Start with a famous mark such as ROLL ROYCE, have defendant copy it, have defendant not show up, have two plaintiffs awarded $1 million each.
Decision Rolls Royce Default
SDNY: Motion to transfer granted following ‘first to file’ rule. Discussion as to what extent a Declaratory Judgement filed in response to a demand letter will not be recognized as a first filing.
Decision Motion to Transfer First to File
I Will Be Part of a Panel on Fan Fiction and Mash-Ups At The Copyright Society Lunch in Manhattan This Wednesday
Plaintiff (represented by friend of the blog John Welch) sues New Balance alleging infringement in trade dress of lacrosse helmet.
Complaint Sports Helmet
Laughing in the face of death, Heart Attack Grill sues Heart Stoppers (both are burger restaurant) for infringing use of ‘high caloric food, medically themed’ burger. Both places offer quadruple burgers, have wait-staff wearing nurses uniforms, etc. Both places allow people over 350 to eat free. Heart Attack Grill seems to have only one location (iin Arizona) and defendant seems to be only in Florida, so there may be a question as to whether there is trans-fat in the dawn donuts.
Is there a public policy issue here? Coming to the table of equity with greasy hands?
Complaint Heart Attack Grill
Dead celebrities have lobbied NY state senators to introduce S06790, a bill to amend NY civil rights law to add a 70 year post-mortem right to prevent the use of the persona of a deceased personality. The ghost of Marilyn Monroe may have been among the lobbyists, because Section 12 of the bill seems to reverse the outcome of this case, that held that Marilyn Monroe’s estate, and CMG, the estate’s agent, couldn’t enforce post-mortem rights in NY, if we ever got them, because you cannot devise what doesn’t exist when the will is written.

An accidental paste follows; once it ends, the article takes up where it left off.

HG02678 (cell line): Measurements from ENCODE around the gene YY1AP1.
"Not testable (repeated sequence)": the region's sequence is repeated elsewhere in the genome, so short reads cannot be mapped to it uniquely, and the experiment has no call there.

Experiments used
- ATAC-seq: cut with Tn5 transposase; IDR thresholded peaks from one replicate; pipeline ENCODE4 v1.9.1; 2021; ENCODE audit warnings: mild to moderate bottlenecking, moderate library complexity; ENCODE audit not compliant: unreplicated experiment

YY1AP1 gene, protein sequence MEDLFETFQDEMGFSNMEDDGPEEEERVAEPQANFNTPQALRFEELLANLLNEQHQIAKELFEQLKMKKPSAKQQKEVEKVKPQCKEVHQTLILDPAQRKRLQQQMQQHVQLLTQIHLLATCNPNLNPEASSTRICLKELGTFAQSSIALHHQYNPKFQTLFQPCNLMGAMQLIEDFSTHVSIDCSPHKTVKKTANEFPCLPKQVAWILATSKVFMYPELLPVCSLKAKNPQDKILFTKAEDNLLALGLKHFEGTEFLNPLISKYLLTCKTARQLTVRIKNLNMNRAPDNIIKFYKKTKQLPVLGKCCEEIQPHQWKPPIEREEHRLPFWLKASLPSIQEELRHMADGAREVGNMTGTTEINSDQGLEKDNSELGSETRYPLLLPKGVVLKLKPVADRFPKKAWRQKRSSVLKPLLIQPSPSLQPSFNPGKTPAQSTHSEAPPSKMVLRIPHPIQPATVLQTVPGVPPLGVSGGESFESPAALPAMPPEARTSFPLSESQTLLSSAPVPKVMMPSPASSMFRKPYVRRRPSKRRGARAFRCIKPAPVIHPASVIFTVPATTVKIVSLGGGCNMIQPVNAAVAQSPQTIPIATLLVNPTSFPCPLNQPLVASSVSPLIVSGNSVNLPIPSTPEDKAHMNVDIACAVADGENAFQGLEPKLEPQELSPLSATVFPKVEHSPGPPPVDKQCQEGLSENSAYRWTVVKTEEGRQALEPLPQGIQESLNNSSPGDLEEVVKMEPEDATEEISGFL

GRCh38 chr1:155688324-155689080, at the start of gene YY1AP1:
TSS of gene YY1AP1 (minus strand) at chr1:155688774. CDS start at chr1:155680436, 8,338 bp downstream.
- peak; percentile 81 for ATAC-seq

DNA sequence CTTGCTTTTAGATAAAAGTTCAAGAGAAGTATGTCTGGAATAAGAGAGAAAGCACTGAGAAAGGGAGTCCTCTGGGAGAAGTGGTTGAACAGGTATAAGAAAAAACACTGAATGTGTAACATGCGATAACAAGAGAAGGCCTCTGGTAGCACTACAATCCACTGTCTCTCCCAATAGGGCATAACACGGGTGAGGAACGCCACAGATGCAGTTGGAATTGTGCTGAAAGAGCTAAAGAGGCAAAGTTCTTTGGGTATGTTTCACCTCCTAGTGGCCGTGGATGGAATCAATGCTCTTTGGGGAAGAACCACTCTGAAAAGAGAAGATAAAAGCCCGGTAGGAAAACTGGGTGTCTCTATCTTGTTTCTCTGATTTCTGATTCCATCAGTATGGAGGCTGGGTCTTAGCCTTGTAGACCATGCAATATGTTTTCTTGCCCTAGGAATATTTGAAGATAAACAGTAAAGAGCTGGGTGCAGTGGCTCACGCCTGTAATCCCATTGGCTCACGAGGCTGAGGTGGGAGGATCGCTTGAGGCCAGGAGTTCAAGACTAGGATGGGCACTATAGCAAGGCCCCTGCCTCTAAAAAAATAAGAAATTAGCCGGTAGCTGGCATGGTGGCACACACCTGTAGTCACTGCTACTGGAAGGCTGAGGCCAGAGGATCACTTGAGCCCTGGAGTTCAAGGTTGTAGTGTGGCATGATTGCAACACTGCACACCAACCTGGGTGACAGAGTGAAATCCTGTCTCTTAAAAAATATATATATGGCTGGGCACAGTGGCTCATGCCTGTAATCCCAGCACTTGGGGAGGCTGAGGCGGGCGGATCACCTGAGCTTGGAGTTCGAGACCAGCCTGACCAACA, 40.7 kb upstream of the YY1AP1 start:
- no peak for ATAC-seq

Drawing of Marilyn Monroe ghost from here.
Law Firm reprented Plaintiff in a prior trademark litigation. Plaintiff sues Defendant, one of Law Firm’s other clients, and Law Firm is retained to represent Defendant. Plaintiff moves to disqualify Law Firm arguing that either (1) Law Firm concurrently represents Plaintiff as a result of the prior litigation; or (2) this suit is substantially related to the prior litigation and Law Firm obtained confidential information about Plaintiff relevant to the current litigation.
Held: 1. This is not a concurrent representation. Law Firm’s retainer agreement with Plaintiff had clearly limited the engagement to that litigation (practice pointer: your retainer agreements should be labeled as UNBUNDLED SPECIFIC RETAINERs and specifically defie the engagement). Even in the absence of a ‘dis-engagement letter,’ the representation had ended because the matter had settled. Despite the fact that the bad guy in the prior litigation could theoretically breach the settlement agreement in the future; and that LAW FIRM was identified as an agent for notice of breach; and that Law Firm had done de minimis work for Plaintiff other than the prior litigation; this simply wasn’t an on-going representation.
2. This matter was not substantially related to the prior representation (different trademark).
3. Law Firm had not access to confidential information that was relevant to this proceeding. Law Firm’s ‘alleged insgiht into its former client’s general litgation thinking is not similarity’ for purposes of this analysus. There was some dispute as to how much Plaintiff had previously disclosed to Law Firm. Plaintiff’s witness’ testimony was not well-received.
Decision Pryor Representation